Entering the ‘Other’ World (Beyond Print)
For Tikkun, reprints are a significant source of revenue. “We have a very strong, consistent demand for reprints,” says Schalit. “Our content is often used by researchers, so the reprint business has been very good to us. I don’t think that will change soon.”
OUTLOOK FOR 2006
With the turn of the New Year, these publishers at least are confident that their own publications will flourish. And they all believe offering some level of digital delivery is necessary. But for the majority still offering print, the message is clear that much will be done to retain a strong print presence this year and beyond.
“We will deliver content of any kind people want. With e-paper coming up, I’m sure we will be on that, and we will deliver across podcasts and the Internet. But there will always be a print edition because of its unique qualities,” assures Federle. “It is portable and it is tangible, which is why magazines have been so successful. Some vertical B-to-Bs may be feeling a pinch, but print magazines like ours should survive.”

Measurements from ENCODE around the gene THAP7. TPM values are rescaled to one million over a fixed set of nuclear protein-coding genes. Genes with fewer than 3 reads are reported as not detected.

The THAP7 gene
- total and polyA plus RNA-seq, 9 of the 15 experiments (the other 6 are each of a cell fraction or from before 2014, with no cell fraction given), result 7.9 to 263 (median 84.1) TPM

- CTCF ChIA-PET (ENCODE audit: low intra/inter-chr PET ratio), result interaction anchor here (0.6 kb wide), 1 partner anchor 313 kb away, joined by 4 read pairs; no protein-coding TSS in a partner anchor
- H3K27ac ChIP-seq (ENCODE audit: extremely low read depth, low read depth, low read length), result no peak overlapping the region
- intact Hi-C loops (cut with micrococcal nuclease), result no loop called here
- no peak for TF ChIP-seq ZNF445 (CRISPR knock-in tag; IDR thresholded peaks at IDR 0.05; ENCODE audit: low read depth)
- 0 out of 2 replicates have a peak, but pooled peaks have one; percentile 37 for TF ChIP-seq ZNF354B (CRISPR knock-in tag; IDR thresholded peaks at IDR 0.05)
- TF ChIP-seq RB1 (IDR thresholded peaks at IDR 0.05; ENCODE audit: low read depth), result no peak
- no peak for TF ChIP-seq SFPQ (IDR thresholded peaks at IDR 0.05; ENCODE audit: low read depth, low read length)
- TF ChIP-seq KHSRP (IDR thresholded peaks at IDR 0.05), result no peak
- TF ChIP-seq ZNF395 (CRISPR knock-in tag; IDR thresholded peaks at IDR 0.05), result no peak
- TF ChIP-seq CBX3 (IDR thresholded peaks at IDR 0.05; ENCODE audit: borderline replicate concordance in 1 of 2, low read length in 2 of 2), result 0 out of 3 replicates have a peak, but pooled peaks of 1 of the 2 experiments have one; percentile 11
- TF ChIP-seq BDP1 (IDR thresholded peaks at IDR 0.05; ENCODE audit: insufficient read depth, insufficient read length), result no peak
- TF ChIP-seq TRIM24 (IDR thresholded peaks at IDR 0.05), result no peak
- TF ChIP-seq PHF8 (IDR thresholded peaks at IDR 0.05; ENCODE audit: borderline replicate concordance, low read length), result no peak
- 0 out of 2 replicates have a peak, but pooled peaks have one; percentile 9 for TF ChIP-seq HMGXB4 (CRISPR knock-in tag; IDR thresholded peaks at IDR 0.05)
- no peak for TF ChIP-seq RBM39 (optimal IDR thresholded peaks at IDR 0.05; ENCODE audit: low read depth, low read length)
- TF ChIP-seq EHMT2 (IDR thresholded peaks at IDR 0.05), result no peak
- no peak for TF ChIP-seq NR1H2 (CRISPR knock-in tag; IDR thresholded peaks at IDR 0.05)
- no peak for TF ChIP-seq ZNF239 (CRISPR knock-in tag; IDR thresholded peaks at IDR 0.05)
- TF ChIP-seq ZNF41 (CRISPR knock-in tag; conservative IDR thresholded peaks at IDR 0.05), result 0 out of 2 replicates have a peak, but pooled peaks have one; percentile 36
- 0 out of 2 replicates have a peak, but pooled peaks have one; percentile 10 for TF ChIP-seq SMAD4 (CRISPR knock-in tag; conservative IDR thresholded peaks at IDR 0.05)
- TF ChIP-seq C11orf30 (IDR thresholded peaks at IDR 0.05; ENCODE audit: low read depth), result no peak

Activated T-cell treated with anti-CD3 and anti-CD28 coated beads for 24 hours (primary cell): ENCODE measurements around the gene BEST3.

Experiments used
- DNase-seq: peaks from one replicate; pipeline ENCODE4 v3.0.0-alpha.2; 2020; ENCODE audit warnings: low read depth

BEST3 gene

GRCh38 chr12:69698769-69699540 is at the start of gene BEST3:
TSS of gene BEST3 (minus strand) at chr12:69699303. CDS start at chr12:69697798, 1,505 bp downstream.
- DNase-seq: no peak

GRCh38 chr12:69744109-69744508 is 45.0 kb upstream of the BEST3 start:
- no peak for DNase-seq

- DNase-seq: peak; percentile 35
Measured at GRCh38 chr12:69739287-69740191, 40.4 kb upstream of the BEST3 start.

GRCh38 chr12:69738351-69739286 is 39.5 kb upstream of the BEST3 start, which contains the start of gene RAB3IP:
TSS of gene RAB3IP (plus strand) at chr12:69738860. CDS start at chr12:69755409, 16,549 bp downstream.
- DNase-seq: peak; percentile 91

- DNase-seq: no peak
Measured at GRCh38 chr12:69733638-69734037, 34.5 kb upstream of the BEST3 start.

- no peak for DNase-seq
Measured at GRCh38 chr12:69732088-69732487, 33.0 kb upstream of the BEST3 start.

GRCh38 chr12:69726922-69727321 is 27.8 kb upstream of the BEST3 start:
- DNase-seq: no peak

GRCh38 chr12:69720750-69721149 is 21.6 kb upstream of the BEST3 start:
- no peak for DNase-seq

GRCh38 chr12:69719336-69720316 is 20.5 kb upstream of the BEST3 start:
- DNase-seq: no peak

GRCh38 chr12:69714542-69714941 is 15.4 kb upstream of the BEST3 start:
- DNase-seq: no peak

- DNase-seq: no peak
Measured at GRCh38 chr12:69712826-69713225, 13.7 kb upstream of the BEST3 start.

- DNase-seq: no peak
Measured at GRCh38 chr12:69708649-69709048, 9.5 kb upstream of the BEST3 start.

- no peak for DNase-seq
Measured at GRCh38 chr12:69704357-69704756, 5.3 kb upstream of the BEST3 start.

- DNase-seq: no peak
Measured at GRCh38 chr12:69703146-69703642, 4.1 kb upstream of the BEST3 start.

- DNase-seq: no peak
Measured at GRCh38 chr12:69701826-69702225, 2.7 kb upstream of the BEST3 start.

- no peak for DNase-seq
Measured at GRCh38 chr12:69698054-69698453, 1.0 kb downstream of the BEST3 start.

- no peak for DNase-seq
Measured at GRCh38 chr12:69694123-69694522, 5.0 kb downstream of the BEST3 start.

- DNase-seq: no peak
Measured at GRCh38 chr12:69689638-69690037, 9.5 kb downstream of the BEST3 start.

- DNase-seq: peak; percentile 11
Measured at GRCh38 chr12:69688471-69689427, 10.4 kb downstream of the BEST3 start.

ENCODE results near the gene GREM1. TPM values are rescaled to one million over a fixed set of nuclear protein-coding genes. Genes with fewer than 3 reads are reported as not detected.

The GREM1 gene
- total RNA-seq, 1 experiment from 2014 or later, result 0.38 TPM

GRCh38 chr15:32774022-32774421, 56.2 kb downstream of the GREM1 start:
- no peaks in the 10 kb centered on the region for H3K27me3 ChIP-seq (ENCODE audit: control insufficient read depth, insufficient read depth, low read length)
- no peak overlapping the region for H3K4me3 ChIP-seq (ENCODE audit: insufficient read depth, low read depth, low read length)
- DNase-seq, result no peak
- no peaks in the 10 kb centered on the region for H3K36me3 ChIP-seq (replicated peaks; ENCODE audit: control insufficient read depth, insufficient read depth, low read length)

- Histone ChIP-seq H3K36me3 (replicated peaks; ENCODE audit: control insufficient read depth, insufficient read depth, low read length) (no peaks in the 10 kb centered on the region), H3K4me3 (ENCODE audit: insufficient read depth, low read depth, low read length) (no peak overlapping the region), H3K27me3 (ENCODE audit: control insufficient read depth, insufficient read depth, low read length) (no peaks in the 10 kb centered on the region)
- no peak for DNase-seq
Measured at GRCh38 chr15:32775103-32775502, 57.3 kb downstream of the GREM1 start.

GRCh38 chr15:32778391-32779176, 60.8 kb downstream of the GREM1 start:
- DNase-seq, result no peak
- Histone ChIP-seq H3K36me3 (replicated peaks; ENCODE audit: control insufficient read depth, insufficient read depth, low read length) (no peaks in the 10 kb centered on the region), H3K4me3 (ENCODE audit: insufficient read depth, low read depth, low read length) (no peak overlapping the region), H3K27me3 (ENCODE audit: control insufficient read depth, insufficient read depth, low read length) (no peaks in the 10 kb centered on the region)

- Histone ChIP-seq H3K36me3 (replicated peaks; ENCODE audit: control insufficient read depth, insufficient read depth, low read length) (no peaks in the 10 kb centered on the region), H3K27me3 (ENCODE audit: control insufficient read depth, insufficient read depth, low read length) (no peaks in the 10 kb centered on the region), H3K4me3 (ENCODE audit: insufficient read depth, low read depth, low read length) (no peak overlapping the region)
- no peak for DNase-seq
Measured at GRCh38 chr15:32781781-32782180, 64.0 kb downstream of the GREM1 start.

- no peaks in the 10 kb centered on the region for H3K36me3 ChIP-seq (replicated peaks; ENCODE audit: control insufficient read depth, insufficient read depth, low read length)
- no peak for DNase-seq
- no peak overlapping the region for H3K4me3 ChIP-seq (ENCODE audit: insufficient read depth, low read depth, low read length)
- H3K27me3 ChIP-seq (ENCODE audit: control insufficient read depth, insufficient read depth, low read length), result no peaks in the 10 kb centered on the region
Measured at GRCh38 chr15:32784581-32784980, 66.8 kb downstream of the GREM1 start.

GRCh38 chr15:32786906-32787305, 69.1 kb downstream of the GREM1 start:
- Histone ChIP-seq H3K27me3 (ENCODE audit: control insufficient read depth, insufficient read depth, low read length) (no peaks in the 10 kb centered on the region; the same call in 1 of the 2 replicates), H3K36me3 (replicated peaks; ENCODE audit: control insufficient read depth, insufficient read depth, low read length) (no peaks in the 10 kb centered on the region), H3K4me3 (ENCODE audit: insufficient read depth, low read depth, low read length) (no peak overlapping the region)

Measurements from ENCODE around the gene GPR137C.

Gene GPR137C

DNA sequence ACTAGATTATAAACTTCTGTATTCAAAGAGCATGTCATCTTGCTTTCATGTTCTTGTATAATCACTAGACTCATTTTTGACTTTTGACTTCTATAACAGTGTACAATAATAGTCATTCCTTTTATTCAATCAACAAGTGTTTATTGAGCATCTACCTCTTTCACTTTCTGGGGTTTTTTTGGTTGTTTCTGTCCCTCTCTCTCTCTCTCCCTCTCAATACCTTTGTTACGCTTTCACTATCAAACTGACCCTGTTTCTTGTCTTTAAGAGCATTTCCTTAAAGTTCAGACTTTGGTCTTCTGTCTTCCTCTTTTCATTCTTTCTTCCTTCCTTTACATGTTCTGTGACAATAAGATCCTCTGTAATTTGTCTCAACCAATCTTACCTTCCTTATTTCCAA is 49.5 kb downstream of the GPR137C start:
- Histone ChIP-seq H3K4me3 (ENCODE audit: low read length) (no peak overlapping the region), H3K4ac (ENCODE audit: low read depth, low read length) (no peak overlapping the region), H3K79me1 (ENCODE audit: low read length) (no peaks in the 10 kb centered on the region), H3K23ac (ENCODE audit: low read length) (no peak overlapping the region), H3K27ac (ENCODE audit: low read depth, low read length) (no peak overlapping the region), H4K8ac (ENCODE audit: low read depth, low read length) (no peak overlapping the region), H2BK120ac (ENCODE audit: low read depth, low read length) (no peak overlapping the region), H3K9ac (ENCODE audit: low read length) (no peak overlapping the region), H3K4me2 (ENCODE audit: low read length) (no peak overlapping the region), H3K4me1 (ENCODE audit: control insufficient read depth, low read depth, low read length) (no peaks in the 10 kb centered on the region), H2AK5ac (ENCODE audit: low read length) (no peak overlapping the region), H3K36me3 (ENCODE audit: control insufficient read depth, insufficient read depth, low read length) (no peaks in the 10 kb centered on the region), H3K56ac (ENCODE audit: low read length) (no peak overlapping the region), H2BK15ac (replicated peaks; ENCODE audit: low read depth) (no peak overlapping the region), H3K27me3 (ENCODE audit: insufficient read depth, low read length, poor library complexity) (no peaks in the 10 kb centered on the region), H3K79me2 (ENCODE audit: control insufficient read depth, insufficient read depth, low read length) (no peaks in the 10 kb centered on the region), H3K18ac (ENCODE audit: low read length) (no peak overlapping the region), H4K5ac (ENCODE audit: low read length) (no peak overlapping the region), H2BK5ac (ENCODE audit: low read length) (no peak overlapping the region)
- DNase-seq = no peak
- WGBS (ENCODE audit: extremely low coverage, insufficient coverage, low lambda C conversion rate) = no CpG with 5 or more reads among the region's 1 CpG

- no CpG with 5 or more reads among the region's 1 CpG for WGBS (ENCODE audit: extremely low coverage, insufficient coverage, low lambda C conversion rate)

Tocci adds, “Another big frontier to consider is satellite radio. We need to focus on our brand and deliver no matter what. What are the changes for the future? I can’t predict, but it is clear we have to be on top of it.”
Lipson and Schalit are more focused on a new surge in demand for their print products. “Cities are thriving. Our newsstand sales are strong, our renewals are strong, and we attribute this partly to the baby-boomer generation,” says Lipson. “So many boomers have migrated to cities, and they are our target audience—affluent and influential individuals,” says Lipson.
Schalit’s readers are part of the Jewish publishing community, which has doubled in size with the advent of Israeli publications in English. There are now more Jewish publications demanding attention than ever before. Recent additions to the community include Heeb magazine, Guilt & Pleasure, JewSchool.com and Jewcy.com.